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### Trouble with *(iterator++)

I am trying to get a handle on iterators and vectors so I wrote a small program utilizing a vector to return the lowest two values in a sequence of natural numbers. As far as I understand iterators, they are similar to pointers so that `*iterator` would point to the first element of the vector (so the lowest value in my program). To my surprise, this no longer holds when I implement the postfix increment operator `*(iterator++)`. For some reason the lowest values are now displayed in reversed order. Could someone please explain this strange behavior to me?

 ``123456789101112131415161718192021222324252627`` ``````int main(void) { std::vector data; int value = 0; cout << "Enter a series of natural numbers (negative number to end):\n"; while(std::cin >> value, value >= 0) data.push_back(value); std::sort(data.begin(), data.end()); cout << "The two smallest numbers entered are " << data.at(0) << " and " << data.at(1) << ".\n"; auto iter = data.begin(); cout << "\n" << *iter << "\n"; // Here *iter == lowest value, so far so good cout << "\nThe two smallest numbers entered are " << *iter << " and " << *(iter++) << ".\n\n"; // Here *iter != lowest value but *(iter++) does for(auto iterator = data.begin(); iterator != data.end(); iterator++) cout << " " << *iterator << " "; cout << "\n\n"; return 0; }``````

 ```Enter a series of natural numbers (negative number to end): 15 17 19 21 -1 The two smallest numbers entered are 15 and 17. 15 The two smallest numbers entered are 17 and 15. 15 17 19 21 ```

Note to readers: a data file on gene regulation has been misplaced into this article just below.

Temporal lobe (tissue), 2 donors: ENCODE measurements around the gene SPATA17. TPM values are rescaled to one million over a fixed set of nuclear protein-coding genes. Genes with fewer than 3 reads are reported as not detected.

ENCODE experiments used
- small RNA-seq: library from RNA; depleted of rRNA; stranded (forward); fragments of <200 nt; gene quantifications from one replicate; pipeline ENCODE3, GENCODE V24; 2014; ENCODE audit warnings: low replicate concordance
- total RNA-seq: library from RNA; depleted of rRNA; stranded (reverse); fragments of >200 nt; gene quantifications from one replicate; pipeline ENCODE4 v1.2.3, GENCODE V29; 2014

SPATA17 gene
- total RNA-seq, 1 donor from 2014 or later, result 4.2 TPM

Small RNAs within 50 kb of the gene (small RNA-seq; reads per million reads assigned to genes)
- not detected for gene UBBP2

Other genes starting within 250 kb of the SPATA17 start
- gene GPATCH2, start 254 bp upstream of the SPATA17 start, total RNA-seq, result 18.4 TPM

`... << *iter << " and " << *(iter++) `

this increments and reads `iter` in the same expression, without synchronization. You cannot predict which happens first, and if your vector iterators are typedefs for raw pointers (as they are in some implementations' release builds), this is completely undefined.

See http://en.cppreference.com/w/cpp/language/eval_order for some details
Last edited on
I am sorry, but I still do not fully understand the problem. Could you elaborate on this issue a bit more?
on line 19, you have:
 ``12`` ``````cout << "\nThe two smallest numbers entered are " << *iter << " and " << *(iter++) << ".\n\n"; ^^^^^ (1) ^^^^^ (2)``````

The code under (2) writes to the variable `iter` (that's what post-increment does). the code under (1) reads from the same variable. This is, to put it simple, an error.

Seeing as you don't use the incremented `iter` again, perhaps you meant to write `*(iter+1)`?
Yes, I indeed meant to write the latter. I now understand the problem. Thank you, Ill mark the topic as solved.
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